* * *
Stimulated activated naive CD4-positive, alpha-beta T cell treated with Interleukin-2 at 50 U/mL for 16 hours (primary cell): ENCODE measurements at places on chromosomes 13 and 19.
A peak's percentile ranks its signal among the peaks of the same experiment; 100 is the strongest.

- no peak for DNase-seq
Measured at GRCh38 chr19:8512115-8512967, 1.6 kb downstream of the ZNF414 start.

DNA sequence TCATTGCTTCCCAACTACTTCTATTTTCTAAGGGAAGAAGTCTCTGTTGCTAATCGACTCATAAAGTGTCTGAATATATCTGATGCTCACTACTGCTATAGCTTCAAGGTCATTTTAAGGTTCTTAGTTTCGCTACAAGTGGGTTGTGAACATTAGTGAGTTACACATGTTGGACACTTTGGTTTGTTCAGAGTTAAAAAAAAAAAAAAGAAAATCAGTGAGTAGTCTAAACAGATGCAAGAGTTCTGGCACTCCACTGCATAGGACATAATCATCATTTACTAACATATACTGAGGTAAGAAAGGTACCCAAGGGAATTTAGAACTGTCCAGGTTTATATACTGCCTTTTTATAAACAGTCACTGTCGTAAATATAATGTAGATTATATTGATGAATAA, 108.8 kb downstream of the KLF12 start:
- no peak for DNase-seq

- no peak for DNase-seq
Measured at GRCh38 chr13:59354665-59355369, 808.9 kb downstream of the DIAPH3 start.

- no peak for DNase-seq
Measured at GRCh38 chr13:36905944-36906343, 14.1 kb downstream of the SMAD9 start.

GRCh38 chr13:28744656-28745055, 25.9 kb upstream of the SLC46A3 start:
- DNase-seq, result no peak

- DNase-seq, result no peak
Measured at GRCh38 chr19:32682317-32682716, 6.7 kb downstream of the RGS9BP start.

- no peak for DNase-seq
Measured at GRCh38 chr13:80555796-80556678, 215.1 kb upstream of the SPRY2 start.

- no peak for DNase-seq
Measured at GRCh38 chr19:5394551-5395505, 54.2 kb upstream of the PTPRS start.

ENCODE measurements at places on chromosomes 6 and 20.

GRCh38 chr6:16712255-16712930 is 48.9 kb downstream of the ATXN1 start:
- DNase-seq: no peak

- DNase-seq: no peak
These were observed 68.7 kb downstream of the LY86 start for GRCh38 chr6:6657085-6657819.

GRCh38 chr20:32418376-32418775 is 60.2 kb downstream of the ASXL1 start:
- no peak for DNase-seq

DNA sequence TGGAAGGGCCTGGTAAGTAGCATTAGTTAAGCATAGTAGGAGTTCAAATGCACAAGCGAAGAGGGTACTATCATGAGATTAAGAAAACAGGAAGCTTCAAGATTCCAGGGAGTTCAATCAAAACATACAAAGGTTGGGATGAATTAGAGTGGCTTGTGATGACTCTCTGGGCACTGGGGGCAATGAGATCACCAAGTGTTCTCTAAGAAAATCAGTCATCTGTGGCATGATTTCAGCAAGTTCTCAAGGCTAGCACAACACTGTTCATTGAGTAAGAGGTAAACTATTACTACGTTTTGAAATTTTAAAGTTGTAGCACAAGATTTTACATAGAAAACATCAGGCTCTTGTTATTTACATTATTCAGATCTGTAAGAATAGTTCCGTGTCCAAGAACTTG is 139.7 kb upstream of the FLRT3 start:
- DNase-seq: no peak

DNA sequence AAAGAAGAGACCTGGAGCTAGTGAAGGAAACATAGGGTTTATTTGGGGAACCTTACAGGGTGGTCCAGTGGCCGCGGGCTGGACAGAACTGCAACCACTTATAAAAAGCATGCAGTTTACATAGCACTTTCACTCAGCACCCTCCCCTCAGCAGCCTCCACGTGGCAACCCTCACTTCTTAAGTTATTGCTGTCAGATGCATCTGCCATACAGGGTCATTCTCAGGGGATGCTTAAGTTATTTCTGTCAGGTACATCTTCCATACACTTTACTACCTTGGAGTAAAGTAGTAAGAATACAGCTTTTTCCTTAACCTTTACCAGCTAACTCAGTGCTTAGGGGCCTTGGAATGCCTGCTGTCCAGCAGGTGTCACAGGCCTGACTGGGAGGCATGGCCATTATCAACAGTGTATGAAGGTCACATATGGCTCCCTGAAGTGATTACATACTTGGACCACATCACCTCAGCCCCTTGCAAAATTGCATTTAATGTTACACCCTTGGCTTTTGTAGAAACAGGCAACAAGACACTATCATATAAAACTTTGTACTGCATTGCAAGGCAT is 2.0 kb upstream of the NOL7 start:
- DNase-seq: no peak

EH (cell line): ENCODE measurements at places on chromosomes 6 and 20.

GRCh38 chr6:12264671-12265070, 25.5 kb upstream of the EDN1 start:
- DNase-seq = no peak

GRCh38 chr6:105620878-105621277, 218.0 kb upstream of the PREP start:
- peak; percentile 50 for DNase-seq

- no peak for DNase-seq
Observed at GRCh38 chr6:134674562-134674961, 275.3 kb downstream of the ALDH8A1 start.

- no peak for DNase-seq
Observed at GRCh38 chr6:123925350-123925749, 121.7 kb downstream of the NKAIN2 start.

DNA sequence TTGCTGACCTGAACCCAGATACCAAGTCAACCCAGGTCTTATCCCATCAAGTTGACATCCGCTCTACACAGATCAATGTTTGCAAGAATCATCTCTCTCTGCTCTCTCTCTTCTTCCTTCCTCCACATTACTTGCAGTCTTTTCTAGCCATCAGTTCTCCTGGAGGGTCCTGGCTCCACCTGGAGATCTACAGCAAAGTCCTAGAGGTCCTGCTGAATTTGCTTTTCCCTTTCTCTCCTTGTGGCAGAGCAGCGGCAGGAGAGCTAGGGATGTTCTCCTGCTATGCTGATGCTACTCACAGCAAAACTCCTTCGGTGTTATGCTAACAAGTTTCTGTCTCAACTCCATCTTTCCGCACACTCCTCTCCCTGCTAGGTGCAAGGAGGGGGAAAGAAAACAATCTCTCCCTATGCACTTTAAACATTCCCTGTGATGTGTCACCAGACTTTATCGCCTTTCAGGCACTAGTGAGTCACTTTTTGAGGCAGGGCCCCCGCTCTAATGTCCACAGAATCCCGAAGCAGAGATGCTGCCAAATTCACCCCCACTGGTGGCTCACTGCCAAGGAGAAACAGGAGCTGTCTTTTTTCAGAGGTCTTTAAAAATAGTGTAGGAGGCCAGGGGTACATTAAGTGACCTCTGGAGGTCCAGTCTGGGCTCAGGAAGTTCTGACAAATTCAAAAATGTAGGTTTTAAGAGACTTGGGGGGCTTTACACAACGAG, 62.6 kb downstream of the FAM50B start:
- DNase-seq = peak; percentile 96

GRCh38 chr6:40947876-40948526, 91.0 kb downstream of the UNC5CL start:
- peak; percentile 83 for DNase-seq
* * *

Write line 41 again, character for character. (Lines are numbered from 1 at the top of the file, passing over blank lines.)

GRCh38 chr6:40947876-40948526, 91.0 kb downstream of the UNC5CL start: